On how impulsivity can affect responses in cognitive tests of laying hens

E.N. de Haas, T.B. Rodenburg

Research output: Chapter in Book/Report/Conference proceedingAbstract

Abstract

Impulsivity is defined as the inability to wait before responding. In cognitive tests, subjects often need to associate a cue with an outcome. When an animal is unable to withhold its response due to high impulsiveness, its choice could be wrongly attributed to its cognitive (in)ability.
Moreover, low levels of serotonin (5-HT) seem to underlie impulsivity. We hypothesized that cognitive performance is reduced with high impulsivity and low whole-blood 5-HT levels in chickens. Two experiments were conducted where White Leghorn laying hens needed to associate cue with reward in a two choice set-up and withhold responding. Ten sessions per day with maximum of five training days were performed per test. Hens were socially housed in groups of ten. Cognitive performance and impulsivity of hens with higher and lower than
average levels of whole-blood 5-HT (measured once at adult age) were compared with repeated ANOVA and t-tests. Data expressed at means ± SEM. Correlation analysis of response latency and cognitive performance was conducted, expressed as regression coefficient. In the first experiment (n=36), hens cognitive performance was assessed by the number of incorrect choices. Response latencies were related to these. We found that hens with low 5-HT made more errors than hens with high 5-HT (25 to 40 vs less than 18% incorrect choices: F1,96=5.5, P=0.03). A high number of errors correlated to short response latencies (r=- 0.3, P=0.005). In the second experiment (n=16, training 5 days), hens reversal learning and impulsivity was measured. In a discount-delay test, hens needed to withhold their response otherwise their choice would be unrewarded. Delays were in progressive ratio, amended to the hens ability to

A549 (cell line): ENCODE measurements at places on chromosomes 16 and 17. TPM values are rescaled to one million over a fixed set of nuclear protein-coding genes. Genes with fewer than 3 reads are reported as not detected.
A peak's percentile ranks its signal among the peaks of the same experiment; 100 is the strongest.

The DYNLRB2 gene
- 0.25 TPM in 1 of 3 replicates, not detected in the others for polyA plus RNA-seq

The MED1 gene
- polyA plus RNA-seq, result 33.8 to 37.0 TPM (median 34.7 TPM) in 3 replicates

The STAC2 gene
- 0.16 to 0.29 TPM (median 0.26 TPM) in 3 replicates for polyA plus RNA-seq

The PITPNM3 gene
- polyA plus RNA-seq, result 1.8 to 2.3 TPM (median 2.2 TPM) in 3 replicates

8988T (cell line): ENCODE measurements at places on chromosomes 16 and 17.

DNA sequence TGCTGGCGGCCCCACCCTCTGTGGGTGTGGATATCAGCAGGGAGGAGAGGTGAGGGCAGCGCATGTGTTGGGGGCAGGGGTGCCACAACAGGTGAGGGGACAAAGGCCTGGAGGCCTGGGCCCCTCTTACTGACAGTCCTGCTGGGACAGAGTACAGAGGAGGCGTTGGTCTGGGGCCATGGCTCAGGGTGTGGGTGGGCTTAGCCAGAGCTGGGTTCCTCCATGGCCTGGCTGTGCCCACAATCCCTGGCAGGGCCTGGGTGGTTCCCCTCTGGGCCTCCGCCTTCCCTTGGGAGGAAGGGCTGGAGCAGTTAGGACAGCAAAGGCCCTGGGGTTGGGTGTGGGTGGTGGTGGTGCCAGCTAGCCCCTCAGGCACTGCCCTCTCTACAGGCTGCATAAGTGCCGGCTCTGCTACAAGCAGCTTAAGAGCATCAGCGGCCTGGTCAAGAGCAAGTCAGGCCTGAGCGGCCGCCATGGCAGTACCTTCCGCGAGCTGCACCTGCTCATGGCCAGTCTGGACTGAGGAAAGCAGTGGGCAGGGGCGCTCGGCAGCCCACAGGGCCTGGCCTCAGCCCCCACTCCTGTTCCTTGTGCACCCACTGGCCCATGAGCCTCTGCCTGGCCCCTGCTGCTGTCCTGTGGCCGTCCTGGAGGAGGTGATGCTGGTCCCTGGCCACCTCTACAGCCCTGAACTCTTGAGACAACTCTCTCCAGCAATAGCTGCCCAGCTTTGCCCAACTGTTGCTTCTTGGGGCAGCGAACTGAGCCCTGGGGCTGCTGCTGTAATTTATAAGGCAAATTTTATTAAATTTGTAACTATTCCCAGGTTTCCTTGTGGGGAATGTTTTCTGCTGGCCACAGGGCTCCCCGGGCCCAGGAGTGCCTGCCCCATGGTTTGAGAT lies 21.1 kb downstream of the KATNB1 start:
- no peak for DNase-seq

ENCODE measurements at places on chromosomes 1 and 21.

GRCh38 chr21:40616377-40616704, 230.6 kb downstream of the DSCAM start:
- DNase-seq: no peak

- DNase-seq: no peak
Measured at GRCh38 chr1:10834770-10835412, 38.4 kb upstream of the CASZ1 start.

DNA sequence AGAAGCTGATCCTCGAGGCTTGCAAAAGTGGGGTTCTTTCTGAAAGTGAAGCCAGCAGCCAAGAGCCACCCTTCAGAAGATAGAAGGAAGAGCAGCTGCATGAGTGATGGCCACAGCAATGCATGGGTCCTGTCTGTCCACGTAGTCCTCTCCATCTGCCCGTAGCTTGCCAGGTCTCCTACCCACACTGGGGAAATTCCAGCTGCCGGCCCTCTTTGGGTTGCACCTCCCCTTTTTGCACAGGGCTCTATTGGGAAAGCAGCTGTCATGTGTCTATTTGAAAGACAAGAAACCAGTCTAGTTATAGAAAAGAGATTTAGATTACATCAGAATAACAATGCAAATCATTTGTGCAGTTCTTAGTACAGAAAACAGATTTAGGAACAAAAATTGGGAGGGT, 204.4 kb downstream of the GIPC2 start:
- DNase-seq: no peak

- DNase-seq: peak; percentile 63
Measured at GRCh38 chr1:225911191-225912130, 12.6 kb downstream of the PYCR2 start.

withhold responding. During the reversal test, hens with low 5-HT made more errors than hens with high 5-HT(79 vs 87% average correct choices, t=2.2, P=0.04). Hens with low 5-HT could not wait as long as hens with high 5-HT before switching to the unrewarded feeder (maximum inhibition time: 4.4±0.3 vs 5.8±0.6 s, t=2.12, P=0.05). Our results show that, in laying hens, fast
responses could cause errors in cognitive tests, which may derive from impulsivity as affected by low levels of 5-HT. To establish whether these relationships are causal, 5-HT levels should be modified experimentally and effects on impulsivity and cognitive ability should be investigated.
Original languageEnglish
Title of host publicationProceedings of the 50th congress of the International Society for Applied Ethology
Subtitle of host publicationStanding on the shoulders of giants
EditorsCathy Dwyer, Marie Haskell, Victoria Sandilands
Place of PublicationWageningen
PublisherWageningen Academic Publishers
Pages395-395
ISBN (Electronic)9789086868339
ISBN (Print)9789086862870
Publication statusPublished - 2016
Event50th International Congress, Edinburgh, United Kingdom - Edinburgh, United Kingdom
Duration: 12 Jul 201615 Jul 2016
Conference number: 50
http://www.applied-ethology.org/isae_meetings.html

Conference

Conference50th International Congress, Edinburgh, United Kingdom
Abbreviated titleISAE2016
CountryUnited Kingdom
CityEdinburgh
Period12/07/1615/07/16
Internet address

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